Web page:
Isaac Julien Lab DANM – Programme
Students explore Julien and other practitioners’ work, learning about the practical, critical and theoretical issues engaged by international artists today.
Students work in the Lab in a number of ways to develop their own art and/or critical practice project, attending courses/seminars both within the Isaac Julien Lab DANM as well as other Arts Division courses.
The Lab invites students to propose a research project involving one or more of the UCSC Academic Priority Areas: Digital Interventions, Justice in a ChangingWorld and Earth Futures.
MFA students are introduced to key theoretical and philosophical concepts within moving image, video art, and other related creative practices. In the first year they are introduced to a range of practical skills, gaining familiarity with moving image technologies ranging from digital and analogue image production to the specific archival practices these media require.
Activities and topics include:
- Introduction to methodologies of installation and exploration of moving image presentation strategies.
- Scenography and spatial design topographies.
- Planning and conceptualising exhibitions of moving image work in collaboration with Isaac Julien Studio.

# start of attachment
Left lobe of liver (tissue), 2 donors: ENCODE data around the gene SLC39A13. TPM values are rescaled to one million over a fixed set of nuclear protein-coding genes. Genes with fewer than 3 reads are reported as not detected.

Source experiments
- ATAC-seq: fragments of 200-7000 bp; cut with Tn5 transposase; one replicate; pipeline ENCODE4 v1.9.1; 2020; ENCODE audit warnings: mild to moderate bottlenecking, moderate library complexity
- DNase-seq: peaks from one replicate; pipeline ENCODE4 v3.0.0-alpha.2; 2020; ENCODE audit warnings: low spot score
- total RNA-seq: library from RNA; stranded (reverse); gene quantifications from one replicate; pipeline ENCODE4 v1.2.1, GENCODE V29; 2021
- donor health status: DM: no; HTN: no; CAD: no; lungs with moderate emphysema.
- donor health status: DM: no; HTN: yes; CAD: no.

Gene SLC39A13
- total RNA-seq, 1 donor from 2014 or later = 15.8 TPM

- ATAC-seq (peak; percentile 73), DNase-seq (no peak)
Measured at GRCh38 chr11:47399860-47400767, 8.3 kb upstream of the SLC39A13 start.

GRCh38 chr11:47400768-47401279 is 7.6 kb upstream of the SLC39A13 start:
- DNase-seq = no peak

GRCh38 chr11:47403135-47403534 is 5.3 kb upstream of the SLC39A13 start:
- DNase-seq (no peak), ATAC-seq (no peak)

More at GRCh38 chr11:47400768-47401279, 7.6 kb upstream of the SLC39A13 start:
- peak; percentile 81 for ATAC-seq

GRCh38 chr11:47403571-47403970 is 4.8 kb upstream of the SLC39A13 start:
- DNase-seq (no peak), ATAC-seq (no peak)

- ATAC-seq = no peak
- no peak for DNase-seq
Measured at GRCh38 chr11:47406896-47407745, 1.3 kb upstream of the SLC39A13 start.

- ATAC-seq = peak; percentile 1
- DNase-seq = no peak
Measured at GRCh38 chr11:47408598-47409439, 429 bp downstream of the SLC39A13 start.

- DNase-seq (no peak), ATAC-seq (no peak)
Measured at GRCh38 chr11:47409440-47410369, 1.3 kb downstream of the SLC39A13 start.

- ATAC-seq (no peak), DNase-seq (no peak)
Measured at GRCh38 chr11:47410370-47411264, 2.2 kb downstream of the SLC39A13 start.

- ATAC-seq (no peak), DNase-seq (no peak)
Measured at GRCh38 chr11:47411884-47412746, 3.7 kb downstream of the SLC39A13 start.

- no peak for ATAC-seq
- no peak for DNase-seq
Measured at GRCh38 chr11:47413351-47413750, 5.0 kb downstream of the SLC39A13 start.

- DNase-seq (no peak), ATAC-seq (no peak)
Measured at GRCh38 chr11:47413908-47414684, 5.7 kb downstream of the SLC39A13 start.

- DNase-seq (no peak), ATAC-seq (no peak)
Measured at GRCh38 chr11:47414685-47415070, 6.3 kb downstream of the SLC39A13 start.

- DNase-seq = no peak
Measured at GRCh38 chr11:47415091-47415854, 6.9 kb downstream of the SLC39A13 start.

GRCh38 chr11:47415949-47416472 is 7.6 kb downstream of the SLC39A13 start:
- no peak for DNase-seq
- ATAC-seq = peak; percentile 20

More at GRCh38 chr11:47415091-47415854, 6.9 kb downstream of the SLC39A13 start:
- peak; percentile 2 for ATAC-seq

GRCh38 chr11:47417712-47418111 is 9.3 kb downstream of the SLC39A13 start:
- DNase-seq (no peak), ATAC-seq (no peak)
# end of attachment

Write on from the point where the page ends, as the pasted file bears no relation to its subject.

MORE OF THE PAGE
- Theories of moving image and the history of video art and performance practices.
- Moving image and the documentary turn.
- Digital interventions – working with and exploring Isaac Julien’s curatorial, film and installation practice.
- Practical criticism – engaging with philosophical and cultural studies texts.
- Technical seminars: including in lighting camera/DOP; installation architecture and screens; sound profiles; multiple screen editing; technical aspects of installation.
The second year of the MFA programme is dedicated to research and realisation of the thesis project. Most likely the thesis project will take the form of a moving image artwork installation or curated exhibition created in tandem with Mark Nash and Isaac Julien Studio.
In the second year, the Lab will run a study abroad programme at the Isaac Julien Studio in London. Topics covered will deepen the knowledge already acquired in the previous two quarters at UC Santa Cruz.
The study abroad programme include:
- Introduction to the Isaac Julien Studio and Archive archival practice and theory.
- Exhibition and Production for both single and multiple screen installation.
- Editing and Post-Production methodologies.
- Photographic production and archiving digital and analogue technologies.
- Research and publication strategies.
- Art exhibition making and administration for moving image and curatorial practices.
- Archival Collections.
Particular emphasis on the course will be placed in fostering students’ ability to integrate research within their fine art practice, as well as develop appropriate modes of self-presentation.
At the end of the program students can expect to have acquired practical and theoretical skills to better prepare them for a career as practicing artists, researchers or curators in cultural art industries.
For further information, including enquiries about course content and the application process, please contact UC Santa Cruz and see the following pages of their website –